In The War of 1812 in Wisconsin, author Mary Elise Antoine brings a little-known corner of Wisconsin’s history to life. Prairie du Chien, located just above mouth of the Wisconsin River, was the key to trade on the upper Mississippi. Whoever controlled the prairie commanded the immense territory inhabited by thousands of American Indians—and the fur they traded. When war broke out between the United States and Great Britain in 1812, British and Americans fought to maintain the ever-shifting alliance of the tribes.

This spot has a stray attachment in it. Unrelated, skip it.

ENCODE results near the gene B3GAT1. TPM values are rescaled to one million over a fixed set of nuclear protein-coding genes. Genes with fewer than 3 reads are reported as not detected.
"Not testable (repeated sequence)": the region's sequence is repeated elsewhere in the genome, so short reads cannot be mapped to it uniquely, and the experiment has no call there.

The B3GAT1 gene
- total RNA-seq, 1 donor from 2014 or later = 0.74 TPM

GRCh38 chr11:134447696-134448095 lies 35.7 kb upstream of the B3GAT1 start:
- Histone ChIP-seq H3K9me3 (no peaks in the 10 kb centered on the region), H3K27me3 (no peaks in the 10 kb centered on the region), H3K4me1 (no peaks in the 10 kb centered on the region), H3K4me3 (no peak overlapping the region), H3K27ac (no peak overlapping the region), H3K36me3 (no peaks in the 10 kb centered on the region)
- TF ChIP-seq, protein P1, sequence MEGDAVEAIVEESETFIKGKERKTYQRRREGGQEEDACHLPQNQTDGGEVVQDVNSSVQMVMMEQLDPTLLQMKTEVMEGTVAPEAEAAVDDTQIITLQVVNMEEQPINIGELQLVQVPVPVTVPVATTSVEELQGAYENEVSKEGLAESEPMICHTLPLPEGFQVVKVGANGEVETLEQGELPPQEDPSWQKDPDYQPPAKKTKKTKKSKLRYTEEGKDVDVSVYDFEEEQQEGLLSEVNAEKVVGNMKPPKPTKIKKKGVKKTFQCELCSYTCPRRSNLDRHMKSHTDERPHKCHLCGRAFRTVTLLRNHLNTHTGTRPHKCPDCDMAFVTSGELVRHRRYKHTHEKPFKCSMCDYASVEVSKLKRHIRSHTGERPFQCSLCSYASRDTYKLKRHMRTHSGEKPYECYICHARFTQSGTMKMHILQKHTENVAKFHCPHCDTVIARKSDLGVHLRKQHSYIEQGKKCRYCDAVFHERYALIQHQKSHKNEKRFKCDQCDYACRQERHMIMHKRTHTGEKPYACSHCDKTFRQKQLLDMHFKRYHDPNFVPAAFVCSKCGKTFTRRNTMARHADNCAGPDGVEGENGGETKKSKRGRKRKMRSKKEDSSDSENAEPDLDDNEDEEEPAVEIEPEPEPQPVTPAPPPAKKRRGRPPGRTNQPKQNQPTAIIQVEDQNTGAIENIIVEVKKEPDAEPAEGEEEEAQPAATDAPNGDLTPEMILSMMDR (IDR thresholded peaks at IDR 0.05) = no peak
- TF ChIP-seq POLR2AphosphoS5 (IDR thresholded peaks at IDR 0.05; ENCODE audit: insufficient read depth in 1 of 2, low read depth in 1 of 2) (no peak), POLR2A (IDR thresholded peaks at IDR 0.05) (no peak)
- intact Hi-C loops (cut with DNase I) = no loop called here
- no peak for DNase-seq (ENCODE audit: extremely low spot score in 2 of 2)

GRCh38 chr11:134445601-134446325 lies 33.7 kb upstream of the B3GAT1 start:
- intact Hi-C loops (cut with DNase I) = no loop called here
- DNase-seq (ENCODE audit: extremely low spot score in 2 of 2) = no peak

This is the story of the battle for the control of Prairie du Chien and the western country, which began many years before the three-day siege in July of 1814 for which the Battle of Prairie du Chien is named. It is also the tale of the people, Euro-American and Native, who lived in pre-territorial Wisconsin and how the contest for control of the region affected their lives and livelihoods. The outcome of the War of 1812 would determine what "manifest destiny" would mean to all who called these lands home.